Many wrestling fans have dreamt of a repeat of the days of wrestling games on the Nintendo 64. Under THQ, there were two separate developers for their wrestling titles. The Nintendo 64 had AKI, and the PlayStation had Yukes. The Smackdown franchise by Yukes was much more fast paced, but lacked what games like WWF No Mercy had in terms of gameplay. When AKI went under, THQ stuck with Yukes for years as they continued to develop the games in the series. 2K Games then bought out the WWE portion from THQ and has stuck with Yukes to develop the titles to this day. While the titles have been solid under 2K with Yukes, they finally got everything right with WWE 2K17.
There are always sports games that are full of modes that end up being useless. A lot of sports games have the card collecting games that you don’t really touch. WWE 2K17 has nothing like that. It literally has everything you could ask for out of a modern day wrestling game. Not to mention this version includes the deepest roster of past and current wrestlers to date. The entire game is dictated by virtual currency. This currency can be used to upgrade your customizables,wrestlers, and other various things. This allows for an unprecedented amount of replay value.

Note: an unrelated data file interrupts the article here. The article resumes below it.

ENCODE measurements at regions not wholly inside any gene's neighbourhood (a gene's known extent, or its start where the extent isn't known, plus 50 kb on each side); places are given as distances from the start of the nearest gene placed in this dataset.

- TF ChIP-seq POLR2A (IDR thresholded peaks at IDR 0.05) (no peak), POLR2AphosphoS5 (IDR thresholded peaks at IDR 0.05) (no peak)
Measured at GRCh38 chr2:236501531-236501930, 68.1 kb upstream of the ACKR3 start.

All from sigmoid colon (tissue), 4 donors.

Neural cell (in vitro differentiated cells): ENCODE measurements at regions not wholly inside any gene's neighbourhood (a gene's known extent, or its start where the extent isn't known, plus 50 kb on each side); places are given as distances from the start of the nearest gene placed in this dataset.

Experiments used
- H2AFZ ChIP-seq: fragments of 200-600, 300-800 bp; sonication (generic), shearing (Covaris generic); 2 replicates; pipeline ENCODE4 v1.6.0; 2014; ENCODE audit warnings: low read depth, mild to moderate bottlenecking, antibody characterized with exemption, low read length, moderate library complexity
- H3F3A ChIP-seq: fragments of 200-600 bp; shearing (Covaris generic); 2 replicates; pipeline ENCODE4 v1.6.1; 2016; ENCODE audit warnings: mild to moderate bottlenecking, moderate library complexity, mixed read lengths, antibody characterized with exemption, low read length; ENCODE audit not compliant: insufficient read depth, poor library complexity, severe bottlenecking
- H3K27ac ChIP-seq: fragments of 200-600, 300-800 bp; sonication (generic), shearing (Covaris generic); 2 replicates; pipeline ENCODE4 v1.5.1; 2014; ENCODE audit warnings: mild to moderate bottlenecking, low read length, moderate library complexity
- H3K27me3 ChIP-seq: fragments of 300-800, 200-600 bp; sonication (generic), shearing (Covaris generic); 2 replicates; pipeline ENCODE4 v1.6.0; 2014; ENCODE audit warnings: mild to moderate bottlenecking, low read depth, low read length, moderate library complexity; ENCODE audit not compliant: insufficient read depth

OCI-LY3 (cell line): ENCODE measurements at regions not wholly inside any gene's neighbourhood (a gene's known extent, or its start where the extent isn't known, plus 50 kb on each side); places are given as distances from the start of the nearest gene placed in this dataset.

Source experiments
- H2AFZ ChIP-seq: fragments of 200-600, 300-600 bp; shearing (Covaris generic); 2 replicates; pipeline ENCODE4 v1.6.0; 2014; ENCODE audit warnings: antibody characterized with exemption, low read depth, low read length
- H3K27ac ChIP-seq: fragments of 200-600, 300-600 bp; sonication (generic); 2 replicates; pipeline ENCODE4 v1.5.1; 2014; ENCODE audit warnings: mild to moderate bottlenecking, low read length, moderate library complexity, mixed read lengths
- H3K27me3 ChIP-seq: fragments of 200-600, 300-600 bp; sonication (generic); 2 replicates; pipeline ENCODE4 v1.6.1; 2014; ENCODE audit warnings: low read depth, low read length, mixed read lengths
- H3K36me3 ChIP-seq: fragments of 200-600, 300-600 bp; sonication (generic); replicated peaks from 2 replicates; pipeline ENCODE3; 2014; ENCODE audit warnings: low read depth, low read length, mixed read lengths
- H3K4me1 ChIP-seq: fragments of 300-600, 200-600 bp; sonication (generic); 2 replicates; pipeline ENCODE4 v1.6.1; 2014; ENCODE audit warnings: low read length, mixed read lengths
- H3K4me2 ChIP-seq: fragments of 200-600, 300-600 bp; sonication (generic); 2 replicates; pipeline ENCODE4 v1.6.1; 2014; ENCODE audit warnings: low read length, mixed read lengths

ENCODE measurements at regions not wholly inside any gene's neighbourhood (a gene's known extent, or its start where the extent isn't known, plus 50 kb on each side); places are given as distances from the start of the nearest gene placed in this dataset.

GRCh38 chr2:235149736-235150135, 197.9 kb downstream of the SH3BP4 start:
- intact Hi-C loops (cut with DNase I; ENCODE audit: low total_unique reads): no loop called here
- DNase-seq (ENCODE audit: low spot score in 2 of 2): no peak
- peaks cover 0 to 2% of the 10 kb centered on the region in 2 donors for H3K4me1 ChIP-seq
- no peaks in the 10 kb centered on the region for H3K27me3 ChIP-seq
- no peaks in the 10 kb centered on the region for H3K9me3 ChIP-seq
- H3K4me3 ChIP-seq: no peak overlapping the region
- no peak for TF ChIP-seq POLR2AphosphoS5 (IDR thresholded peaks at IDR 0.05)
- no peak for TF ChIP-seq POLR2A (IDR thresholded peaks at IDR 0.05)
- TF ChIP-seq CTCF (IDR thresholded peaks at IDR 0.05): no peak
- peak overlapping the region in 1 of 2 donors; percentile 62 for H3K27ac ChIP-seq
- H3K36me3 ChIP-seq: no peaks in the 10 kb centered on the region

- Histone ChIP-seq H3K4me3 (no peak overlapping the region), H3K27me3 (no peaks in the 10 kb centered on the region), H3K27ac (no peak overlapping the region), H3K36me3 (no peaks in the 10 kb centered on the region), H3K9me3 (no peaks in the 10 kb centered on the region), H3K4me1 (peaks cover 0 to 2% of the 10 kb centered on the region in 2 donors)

While the main menu may be a little bland, the overall presentation in the game is made to resemble an actual televised event. Featuring commentary from Michael Cole, JBL, and Jerry “The King” Lawler, WWE 2K17 does an excellent job of mimicking a broadcast. Unfortunately, that means you have to listen to the three. The commentary is repetitive, and at times, does not make sense with what is going on. While the game was developed before the brand split, it would be nice to see the next iteration feature split commentary. They even do the NXT coverage. Maybe the split could be patched in somehow as the intros and the overall feeling of the game seems somewhat dated.
The most important mode, the career mode, adds some depth this year as you can become a Paul Heyman guy, establish a rapport with the Authority, and the conduct promos (which is definitely the coolest feature). You can schedule promos during a show as well. You will get random interviews as you try to establish yourself as a face (good guy) or heel (bad guy). It is like a mini game that has been added on top of the big picture. There’s no voices, just dialogue. As for creating wrestlers, the depth is unprecedented. It is almost too much to take on, so you can do a quick move set with your created wrestler. If you have a camera, you can create your own titantron video, just don’t go jumping on any tables to make it.
The WWE Universe mode returns and this allows you to basically be the GM. You run the shows, the storylines, the rivalries, everything. You can watch the shows and promos, or just simulate. There are a number of different matches, and there is finally a backstage match. You are basically in a hallway and have a locker room and an executive room you can go into. Movement and the feel of the environment feel a bit strange. You can interact with certain objects, but it tends to get stale pretty quickly. Every other major match type you could think of is in the game, including online.